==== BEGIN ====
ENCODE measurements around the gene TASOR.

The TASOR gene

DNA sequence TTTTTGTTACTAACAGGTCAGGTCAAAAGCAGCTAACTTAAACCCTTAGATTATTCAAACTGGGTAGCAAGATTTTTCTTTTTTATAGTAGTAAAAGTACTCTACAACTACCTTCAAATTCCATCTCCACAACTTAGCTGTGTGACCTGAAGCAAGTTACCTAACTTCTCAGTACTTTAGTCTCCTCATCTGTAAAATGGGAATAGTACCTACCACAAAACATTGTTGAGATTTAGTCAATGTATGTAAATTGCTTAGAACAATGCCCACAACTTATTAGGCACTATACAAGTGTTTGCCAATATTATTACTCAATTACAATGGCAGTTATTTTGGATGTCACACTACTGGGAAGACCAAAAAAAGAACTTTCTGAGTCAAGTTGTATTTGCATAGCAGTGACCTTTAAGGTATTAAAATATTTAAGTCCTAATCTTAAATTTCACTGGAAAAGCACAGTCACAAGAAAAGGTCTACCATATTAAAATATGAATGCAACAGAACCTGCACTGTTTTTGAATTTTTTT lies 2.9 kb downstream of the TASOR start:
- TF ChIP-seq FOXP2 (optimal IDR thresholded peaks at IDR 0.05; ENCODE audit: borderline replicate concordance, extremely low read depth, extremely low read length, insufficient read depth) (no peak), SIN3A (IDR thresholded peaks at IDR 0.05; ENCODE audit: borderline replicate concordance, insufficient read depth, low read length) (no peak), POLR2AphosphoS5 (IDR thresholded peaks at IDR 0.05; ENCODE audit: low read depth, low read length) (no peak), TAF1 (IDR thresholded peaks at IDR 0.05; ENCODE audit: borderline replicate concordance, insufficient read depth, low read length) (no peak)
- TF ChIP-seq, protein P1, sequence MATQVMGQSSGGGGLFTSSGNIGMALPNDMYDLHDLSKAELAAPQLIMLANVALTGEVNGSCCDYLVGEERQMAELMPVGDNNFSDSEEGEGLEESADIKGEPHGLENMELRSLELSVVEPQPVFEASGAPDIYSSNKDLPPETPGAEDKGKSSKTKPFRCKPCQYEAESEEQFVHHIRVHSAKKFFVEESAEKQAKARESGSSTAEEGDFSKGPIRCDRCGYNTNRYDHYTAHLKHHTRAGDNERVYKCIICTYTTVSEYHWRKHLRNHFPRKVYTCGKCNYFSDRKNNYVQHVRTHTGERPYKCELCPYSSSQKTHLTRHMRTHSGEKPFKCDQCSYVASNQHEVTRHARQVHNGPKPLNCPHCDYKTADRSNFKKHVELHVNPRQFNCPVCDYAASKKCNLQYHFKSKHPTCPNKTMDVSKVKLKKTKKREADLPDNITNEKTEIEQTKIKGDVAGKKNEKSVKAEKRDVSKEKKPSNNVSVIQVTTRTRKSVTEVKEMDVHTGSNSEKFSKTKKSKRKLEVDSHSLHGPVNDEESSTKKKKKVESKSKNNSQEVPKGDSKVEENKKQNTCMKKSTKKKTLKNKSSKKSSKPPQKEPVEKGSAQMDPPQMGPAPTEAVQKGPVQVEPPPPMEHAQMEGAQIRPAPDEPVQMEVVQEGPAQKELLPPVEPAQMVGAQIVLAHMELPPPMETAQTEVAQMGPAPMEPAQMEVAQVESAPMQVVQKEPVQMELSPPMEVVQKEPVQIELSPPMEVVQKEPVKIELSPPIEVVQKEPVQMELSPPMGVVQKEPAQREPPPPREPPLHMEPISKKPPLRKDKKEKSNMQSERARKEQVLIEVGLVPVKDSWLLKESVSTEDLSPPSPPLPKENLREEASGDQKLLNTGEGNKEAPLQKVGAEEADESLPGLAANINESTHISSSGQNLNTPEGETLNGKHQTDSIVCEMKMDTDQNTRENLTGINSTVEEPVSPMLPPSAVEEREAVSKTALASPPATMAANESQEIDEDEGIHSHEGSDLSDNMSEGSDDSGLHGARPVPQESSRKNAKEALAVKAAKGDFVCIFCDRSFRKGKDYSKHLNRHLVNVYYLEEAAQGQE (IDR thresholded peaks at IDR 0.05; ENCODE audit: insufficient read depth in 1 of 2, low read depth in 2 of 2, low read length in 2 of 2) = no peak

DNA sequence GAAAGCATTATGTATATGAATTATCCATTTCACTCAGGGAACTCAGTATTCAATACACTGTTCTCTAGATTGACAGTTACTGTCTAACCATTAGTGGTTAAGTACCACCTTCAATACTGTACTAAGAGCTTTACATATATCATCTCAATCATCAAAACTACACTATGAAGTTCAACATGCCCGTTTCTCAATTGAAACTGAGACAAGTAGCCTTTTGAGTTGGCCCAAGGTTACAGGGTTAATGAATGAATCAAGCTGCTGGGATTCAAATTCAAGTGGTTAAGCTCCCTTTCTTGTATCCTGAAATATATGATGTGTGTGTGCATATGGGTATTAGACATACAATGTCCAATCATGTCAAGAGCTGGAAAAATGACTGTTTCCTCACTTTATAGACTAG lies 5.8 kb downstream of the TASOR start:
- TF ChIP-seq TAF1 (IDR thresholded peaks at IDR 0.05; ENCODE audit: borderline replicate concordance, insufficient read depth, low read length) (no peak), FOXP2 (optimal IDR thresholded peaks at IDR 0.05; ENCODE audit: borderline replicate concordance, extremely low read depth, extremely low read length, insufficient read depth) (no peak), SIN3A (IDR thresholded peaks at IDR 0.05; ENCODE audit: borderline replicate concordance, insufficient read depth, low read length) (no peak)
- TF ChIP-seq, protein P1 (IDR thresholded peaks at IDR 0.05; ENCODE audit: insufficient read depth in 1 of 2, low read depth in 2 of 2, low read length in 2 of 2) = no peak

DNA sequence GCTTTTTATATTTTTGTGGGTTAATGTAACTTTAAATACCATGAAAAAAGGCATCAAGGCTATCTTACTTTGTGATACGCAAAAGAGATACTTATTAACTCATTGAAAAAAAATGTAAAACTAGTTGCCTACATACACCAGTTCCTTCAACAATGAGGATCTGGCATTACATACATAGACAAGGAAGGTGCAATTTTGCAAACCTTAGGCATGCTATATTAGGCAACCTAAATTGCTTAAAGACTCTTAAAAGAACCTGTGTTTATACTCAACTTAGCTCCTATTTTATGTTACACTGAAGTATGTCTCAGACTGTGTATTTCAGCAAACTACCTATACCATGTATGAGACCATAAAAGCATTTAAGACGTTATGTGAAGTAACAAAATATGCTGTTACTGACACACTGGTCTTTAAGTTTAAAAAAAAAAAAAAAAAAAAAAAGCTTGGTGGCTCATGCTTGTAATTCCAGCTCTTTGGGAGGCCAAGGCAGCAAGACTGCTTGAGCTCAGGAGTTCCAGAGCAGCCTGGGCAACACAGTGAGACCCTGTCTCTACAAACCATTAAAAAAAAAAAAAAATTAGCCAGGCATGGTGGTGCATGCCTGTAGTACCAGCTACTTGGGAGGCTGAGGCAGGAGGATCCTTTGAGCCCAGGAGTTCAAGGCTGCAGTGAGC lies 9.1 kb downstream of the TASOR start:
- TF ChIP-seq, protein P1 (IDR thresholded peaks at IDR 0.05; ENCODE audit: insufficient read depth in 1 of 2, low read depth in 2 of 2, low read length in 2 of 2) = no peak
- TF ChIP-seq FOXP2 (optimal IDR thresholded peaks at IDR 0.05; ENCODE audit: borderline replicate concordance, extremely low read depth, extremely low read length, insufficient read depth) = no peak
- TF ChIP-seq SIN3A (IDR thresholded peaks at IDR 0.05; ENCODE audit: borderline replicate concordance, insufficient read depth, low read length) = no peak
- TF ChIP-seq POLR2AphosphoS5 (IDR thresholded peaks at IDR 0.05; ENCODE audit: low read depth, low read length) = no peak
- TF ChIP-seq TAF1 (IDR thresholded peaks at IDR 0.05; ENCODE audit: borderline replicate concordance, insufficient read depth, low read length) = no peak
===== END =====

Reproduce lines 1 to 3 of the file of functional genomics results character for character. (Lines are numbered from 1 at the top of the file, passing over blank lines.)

ENCODE measurements around the gene TASOR.

The TASOR gene

DNA sequence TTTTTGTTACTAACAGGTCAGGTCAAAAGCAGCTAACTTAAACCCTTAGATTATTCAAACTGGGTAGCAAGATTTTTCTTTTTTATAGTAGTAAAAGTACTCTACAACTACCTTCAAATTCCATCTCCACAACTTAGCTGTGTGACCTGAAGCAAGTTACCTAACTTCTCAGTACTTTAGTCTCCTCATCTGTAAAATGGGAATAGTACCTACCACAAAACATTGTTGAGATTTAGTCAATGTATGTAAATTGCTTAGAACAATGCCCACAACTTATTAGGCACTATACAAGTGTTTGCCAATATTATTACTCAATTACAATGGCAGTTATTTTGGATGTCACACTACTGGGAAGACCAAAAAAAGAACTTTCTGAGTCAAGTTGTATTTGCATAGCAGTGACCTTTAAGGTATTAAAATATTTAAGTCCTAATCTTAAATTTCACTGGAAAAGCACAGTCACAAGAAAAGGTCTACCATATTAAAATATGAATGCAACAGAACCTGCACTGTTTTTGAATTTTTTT lies 2.9 kb downstream of the TASOR start: